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Zeller also recognizes that different types of employees face unique challenges related to time management. He offers a breakdown of techniques pertaining to certain groups of employees:

*Administrative staff. Issues that reduce productivity for this group include meetings, phone calls, stalled projects, and large volumes of paper. It is imperative to understand the supervisor’s goals. This can be accomplished through regular meetings with the manager. The next step is to create a task list which groups items based on their completion date and places priority on the most important tasks.

*Salespeople. For salespeople, time divides into three categories: direct income producing activities (DIPA), indirect income producing activities (IIPA), and production supporting activities (PSA). Zeller believes that successful salespeople maximize their DIPA time. This can be done through prospecting, cold or warm calling, networking, and other activities. He suggests that sales professionals should spend 60 percent of their time each day on DIPA and half of that should be spent prospecting and following up on leads. In contrast, IIPA should not consume more than one hour per day. Examples of IIPA include marketing and lead generation programs. PSA should not use more than two hours per day. Ironically, the more DIPA a salesperson invests in, the more PSA tasks are created. Zeller recommends keeping the ratio of DIPA to PSA at around six to one.

*Business Owners and Executives. These groups are among the most time starved. Yet, even when businesses stabilize, entrepreneurs and executives seem to become addicted to time deprivation. Michael E. Gerber indicates in his book The E-Myth that balance must be found among three task categories: growth activities, work in the business (i.e., internal operations), and work on the business (i.e., looking for new opportunities). Most executives spend more than 80 percent of their time working in the business, less than 15 percent in growth activities, and less than 5 percent working on the business. In reality, they should spend at least 40 percent of their time in growth activities, less than 25 percent working in the business, and at least 15 percent working on the business. Developing a robust organization chart and management plan can help executives reach these goals.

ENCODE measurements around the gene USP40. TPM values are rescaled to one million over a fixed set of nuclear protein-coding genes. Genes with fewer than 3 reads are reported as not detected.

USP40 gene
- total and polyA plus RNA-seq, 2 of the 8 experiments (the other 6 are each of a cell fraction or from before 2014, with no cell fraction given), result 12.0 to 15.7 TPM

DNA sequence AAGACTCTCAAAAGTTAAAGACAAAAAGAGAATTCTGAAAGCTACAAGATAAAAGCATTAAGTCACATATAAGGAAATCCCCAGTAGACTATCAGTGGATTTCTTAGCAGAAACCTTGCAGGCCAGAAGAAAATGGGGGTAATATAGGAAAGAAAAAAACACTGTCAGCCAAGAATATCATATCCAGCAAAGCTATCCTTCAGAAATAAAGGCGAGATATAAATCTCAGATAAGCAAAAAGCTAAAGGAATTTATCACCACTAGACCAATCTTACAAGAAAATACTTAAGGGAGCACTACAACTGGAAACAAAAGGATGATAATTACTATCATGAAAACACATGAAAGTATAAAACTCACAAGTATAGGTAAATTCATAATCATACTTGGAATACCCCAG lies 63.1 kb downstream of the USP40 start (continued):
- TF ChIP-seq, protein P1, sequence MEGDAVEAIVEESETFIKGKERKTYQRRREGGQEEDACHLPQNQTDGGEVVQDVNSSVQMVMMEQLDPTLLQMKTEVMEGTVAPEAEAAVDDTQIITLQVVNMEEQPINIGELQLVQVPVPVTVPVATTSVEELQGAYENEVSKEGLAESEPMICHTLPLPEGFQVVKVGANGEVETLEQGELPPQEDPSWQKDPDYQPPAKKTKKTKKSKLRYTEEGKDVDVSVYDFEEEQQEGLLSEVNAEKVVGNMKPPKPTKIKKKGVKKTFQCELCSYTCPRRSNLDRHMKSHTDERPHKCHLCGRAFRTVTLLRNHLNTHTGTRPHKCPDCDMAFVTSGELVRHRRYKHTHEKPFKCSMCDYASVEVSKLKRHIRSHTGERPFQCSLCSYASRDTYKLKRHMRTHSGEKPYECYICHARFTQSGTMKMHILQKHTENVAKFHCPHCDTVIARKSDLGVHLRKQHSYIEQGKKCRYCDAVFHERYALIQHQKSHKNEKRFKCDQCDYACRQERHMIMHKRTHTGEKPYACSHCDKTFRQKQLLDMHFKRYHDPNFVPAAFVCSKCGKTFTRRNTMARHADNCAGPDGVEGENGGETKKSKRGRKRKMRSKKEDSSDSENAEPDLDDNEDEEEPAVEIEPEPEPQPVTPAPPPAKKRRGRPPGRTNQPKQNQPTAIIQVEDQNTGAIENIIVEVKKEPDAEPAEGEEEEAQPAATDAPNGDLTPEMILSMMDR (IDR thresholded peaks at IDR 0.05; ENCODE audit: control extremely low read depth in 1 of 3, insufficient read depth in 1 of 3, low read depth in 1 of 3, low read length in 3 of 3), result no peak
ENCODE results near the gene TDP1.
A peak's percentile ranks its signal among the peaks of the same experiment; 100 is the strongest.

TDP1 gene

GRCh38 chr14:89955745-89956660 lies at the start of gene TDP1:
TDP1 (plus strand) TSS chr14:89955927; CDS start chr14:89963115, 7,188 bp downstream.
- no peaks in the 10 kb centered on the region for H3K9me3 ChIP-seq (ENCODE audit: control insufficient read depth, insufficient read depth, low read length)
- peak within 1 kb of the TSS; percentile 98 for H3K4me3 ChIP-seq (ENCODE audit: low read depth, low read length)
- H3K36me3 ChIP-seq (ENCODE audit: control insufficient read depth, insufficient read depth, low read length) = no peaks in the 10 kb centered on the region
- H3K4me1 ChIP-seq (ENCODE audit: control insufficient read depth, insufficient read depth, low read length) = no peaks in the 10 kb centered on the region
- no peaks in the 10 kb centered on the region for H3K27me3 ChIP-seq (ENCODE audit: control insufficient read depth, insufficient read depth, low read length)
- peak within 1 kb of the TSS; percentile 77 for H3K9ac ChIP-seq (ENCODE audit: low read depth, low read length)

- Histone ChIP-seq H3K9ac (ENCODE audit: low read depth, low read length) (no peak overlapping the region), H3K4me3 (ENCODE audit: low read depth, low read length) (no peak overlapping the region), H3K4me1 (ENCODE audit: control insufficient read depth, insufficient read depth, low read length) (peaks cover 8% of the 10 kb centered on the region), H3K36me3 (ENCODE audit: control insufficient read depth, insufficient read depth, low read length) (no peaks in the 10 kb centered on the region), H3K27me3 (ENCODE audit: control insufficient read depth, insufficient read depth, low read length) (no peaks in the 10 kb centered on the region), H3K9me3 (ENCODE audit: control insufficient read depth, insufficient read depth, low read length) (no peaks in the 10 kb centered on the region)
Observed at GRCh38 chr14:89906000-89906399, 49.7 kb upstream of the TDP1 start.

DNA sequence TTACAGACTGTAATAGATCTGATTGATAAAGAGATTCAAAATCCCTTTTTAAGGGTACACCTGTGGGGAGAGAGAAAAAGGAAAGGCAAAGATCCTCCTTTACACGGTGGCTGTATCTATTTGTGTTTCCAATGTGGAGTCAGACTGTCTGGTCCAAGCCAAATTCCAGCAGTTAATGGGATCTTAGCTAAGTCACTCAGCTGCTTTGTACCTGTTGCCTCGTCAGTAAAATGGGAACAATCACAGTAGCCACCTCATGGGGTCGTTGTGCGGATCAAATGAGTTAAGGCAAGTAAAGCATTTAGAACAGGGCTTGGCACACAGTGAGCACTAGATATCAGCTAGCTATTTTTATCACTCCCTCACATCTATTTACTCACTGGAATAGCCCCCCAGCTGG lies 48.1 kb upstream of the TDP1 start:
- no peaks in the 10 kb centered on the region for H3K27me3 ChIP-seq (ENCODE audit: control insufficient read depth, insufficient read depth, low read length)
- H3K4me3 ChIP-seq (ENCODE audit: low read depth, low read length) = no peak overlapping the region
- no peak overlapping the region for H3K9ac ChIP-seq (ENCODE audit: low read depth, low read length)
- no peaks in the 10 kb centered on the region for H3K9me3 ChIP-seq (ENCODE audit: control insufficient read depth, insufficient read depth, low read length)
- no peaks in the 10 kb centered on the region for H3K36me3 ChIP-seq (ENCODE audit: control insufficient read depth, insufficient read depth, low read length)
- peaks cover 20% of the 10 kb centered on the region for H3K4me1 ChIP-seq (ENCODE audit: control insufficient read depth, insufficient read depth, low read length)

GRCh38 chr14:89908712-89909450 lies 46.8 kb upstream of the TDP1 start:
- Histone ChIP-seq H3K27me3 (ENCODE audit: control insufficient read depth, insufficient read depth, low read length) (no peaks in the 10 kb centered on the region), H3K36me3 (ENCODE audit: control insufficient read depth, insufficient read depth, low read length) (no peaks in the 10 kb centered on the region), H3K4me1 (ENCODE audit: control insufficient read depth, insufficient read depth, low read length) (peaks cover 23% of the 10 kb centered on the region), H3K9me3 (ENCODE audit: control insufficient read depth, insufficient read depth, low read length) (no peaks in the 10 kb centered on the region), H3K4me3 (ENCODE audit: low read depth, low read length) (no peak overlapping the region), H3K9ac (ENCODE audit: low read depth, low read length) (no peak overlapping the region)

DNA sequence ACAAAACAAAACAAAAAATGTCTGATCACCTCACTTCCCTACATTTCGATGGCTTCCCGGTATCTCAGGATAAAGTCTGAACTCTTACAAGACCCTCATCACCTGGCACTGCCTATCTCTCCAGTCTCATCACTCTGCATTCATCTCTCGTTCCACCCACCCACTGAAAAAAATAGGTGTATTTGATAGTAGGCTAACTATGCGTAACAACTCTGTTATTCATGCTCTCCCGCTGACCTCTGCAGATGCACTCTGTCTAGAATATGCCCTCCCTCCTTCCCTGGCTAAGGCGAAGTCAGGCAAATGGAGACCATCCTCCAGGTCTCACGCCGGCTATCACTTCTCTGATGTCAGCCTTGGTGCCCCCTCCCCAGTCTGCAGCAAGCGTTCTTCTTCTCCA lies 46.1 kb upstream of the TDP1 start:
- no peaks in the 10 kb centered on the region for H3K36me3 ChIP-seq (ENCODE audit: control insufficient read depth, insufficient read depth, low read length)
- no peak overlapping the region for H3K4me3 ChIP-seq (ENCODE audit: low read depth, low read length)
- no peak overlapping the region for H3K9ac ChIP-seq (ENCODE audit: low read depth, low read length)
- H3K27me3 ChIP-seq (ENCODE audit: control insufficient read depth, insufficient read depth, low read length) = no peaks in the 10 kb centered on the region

*Managers Who Must Coach Employees. The first step to improving employees’ time management is to assess their strengths and weaknesses in this area. Coaching will only succeed if employees have bought into the need for better time management skills. Most people are not motivated to change their habits unless they are experiencing pain in their lives. This pain may be due to personal commitments that were missed due to excessive work, poor performance reviews at work, or health problems due to a lack of work-life balance. To improve employee productivity, managers must develop a plan and goals. The goals must be realistic, measurable, and have a deadline for completion. Lastly, it is important to teach employees to use time blocking and time tracking charts.

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